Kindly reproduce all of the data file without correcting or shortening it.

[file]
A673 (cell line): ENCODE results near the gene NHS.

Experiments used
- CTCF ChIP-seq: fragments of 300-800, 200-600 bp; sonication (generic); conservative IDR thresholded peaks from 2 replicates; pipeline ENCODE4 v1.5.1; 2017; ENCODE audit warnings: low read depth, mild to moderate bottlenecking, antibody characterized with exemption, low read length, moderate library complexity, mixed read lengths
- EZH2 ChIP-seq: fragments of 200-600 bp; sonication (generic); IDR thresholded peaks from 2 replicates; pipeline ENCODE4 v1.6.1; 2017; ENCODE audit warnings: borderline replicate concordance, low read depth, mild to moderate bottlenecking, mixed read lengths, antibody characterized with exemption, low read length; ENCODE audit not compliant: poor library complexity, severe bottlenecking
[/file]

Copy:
A673 (cell line): ENCODE results near the gene NHS.

Experiments used
- CTCF ChIP-seq: fragments of 300-800, 200-600 bp; sonication (generic); conservative IDR thresholded peaks from 2 replicates; pipeline ENCODE4 v1.5.1; 2017; ENCODE audit warnings: low read depth, mild to moderate bottlenecking, antibody characterized with exemption, low read length, moderate library complexity, mixed read lengths
- EZH2 ChIP-seq: fragments of 200-600 bp; sonication (generic); IDR thresholded peaks from 2 replicates; pipeline ENCODE4 v1.6.1; 2017; ENCODE audit warnings: borderline replicate concordance, low read depth, mild to moderate bottlenecking, mixed read lengths, antibody characterized with exemption, low read length; ENCODE audit not compliant: poor library complexity, severe bottlenecking